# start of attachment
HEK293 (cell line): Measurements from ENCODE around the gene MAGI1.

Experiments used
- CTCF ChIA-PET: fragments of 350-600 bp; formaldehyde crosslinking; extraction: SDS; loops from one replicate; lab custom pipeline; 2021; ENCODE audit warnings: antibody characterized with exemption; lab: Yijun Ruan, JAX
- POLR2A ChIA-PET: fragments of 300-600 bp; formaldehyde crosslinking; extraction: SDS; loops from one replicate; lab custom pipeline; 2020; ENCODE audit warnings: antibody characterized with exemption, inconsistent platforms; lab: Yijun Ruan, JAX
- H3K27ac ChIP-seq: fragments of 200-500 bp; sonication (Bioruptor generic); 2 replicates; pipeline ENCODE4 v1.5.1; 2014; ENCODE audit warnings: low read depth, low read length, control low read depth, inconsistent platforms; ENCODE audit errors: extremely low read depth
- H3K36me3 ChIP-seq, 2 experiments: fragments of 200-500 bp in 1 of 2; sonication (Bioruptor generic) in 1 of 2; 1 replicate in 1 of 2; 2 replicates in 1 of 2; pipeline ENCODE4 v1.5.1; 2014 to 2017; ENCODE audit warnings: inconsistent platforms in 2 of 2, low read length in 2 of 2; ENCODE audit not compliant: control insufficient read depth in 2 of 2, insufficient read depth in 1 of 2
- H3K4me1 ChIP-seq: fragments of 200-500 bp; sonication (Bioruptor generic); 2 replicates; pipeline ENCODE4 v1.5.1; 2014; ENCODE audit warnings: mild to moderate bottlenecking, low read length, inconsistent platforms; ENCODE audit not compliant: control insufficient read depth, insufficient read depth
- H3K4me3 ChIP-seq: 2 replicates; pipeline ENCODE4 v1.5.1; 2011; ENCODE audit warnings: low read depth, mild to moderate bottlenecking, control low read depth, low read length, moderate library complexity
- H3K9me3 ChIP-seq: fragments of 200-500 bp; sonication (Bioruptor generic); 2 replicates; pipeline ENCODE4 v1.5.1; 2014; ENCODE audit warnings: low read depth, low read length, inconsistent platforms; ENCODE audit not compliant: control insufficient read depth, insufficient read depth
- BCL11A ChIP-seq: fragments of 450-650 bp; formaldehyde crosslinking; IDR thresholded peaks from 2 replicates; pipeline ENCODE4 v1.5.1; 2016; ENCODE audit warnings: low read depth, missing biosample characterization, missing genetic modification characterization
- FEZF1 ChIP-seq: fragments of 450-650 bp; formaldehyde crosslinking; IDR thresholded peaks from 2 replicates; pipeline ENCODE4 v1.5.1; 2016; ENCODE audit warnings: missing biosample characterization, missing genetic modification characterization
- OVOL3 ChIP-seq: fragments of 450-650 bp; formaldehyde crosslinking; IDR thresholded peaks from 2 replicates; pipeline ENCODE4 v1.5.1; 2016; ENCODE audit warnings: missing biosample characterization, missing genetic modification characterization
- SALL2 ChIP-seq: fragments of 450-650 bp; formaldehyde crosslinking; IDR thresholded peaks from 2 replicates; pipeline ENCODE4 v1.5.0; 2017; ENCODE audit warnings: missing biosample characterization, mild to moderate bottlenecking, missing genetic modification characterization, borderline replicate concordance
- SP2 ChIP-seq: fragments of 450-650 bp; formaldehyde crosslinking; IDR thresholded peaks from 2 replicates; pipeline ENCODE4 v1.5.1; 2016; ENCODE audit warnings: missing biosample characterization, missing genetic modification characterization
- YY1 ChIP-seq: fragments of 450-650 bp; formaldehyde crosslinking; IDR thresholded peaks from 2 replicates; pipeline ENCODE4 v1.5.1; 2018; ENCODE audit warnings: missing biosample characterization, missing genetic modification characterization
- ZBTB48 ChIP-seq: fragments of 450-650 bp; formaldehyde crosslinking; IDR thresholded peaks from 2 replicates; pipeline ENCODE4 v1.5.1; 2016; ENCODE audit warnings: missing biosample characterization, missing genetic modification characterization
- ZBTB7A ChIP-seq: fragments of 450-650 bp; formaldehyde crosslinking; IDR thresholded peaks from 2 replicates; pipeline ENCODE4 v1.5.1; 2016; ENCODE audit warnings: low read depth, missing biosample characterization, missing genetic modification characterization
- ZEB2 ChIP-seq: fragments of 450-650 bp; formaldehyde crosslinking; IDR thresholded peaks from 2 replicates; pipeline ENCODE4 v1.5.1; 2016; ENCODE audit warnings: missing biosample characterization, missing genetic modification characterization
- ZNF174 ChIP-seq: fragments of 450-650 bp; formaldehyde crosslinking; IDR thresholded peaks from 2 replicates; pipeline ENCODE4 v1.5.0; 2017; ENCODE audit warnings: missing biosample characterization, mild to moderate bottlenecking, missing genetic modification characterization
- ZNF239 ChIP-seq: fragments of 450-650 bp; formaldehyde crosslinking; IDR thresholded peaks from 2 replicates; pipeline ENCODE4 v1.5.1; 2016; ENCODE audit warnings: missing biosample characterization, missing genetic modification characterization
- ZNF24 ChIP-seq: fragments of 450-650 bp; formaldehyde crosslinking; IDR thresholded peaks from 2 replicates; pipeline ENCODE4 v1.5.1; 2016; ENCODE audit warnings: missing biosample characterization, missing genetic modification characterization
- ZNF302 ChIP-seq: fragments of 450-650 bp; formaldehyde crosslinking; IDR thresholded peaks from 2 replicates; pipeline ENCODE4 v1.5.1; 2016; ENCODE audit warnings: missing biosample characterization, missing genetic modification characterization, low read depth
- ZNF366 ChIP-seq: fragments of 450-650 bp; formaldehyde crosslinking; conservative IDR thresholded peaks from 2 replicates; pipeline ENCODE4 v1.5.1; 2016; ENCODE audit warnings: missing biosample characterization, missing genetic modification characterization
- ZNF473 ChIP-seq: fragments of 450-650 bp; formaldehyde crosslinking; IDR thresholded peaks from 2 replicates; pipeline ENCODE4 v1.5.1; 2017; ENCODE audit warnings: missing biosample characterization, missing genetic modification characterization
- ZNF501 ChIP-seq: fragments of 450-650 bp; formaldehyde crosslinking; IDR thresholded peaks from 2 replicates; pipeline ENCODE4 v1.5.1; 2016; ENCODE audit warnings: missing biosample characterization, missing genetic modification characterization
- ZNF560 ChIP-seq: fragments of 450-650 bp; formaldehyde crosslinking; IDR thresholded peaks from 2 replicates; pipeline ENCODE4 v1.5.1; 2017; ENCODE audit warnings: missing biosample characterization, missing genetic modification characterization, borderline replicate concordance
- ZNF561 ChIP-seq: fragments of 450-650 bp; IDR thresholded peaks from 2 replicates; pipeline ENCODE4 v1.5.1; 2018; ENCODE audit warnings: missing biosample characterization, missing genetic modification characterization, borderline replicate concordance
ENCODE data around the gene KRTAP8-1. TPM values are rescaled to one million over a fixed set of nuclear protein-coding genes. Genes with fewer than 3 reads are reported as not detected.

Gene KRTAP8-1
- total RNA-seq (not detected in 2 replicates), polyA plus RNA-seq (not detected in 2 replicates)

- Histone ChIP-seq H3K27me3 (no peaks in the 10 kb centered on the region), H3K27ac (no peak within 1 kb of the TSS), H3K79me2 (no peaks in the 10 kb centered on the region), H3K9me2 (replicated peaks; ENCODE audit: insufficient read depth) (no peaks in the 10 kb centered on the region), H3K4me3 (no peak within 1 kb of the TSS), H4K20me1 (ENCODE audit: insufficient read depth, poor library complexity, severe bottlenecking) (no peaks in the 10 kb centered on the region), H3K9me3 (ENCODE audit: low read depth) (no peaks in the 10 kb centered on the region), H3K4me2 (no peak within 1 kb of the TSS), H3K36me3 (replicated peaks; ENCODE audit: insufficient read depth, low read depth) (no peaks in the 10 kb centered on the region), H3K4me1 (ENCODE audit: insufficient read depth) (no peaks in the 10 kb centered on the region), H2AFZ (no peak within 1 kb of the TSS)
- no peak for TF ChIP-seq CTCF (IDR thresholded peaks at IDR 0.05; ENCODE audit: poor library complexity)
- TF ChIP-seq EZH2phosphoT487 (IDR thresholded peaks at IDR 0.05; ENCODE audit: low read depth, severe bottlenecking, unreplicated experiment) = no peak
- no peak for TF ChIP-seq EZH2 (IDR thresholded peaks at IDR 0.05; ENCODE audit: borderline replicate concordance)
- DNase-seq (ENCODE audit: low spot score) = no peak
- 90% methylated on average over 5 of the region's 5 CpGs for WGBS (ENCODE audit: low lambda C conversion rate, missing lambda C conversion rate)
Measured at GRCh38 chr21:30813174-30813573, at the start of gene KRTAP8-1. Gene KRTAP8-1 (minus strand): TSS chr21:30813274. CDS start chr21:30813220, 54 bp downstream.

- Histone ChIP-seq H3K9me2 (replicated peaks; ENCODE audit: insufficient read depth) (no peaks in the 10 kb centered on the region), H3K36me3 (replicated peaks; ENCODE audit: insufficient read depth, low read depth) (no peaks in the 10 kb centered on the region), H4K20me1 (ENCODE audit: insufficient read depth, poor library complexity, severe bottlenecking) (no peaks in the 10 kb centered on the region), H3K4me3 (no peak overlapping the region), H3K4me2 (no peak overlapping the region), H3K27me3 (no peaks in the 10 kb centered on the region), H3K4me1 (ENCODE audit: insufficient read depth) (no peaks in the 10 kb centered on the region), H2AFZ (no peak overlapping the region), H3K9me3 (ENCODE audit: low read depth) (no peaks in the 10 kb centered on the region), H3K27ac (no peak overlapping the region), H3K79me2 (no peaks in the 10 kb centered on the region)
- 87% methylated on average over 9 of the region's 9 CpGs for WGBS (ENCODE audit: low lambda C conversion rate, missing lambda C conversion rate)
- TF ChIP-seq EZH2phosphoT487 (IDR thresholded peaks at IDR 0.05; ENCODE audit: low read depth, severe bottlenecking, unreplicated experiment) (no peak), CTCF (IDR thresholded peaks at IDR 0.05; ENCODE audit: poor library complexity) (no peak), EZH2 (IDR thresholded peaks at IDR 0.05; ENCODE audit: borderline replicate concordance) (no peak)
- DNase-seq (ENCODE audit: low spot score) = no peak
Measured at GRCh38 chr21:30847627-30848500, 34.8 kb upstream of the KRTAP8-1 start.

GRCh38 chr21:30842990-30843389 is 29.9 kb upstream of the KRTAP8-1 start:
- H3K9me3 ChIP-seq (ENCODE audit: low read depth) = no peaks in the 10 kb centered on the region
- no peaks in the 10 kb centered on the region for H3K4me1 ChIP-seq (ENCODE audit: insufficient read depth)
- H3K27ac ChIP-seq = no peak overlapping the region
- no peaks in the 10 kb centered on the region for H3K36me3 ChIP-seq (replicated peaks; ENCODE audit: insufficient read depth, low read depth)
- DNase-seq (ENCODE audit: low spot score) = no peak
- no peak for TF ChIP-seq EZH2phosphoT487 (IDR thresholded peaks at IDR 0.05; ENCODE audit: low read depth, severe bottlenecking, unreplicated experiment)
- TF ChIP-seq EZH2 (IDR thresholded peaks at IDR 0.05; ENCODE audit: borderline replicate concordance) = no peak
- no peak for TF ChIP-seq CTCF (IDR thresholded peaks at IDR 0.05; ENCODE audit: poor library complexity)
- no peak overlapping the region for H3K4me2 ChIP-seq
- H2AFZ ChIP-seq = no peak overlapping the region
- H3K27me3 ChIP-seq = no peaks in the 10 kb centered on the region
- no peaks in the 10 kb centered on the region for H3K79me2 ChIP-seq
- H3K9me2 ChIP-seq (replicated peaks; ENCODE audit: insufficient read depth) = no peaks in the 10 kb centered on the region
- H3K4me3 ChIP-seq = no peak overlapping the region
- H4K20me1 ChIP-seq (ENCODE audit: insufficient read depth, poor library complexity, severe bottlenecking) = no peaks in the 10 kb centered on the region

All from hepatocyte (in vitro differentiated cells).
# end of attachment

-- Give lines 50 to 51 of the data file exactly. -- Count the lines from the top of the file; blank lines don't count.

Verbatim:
- TF ChIP-seq EZH2 (IDR thresholded peaks at IDR 0.05; ENCODE audit: borderline replicate concordance) = no peak
- no peak for TF ChIP-seq CTCF (IDR thresholded peaks at IDR 0.05; ENCODE audit: poor library complexity)